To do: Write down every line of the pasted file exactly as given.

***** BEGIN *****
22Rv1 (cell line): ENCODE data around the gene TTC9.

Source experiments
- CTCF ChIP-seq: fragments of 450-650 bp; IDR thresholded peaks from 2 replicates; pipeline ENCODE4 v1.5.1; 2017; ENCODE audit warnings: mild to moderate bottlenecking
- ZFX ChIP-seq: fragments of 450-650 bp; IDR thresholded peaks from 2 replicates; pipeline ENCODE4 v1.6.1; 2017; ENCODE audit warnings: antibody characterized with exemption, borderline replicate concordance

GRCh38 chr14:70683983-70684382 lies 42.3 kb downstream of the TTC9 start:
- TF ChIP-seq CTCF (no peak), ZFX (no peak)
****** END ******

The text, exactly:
22Rv1 (cell line): ENCODE data around the gene TTC9.

Source experiments
- CTCF ChIP-seq: fragments of 450-650 bp; IDR thresholded peaks from 2 replicates; pipeline ENCODE4 v1.5.1; 2017; ENCODE audit warnings: mild to moderate bottlenecking
- ZFX ChIP-seq: fragments of 450-650 bp; IDR thresholded peaks from 2 replicates; pipeline ENCODE4 v1.6.1; 2017; ENCODE audit warnings: antibody characterized with exemption, borderline replicate concordance

GRCh38 chr14:70683983-70684382 lies 42.3 kb downstream of the TTC9 start:
- TF ChIP-seq CTCF (no peak), ZFX (no peak)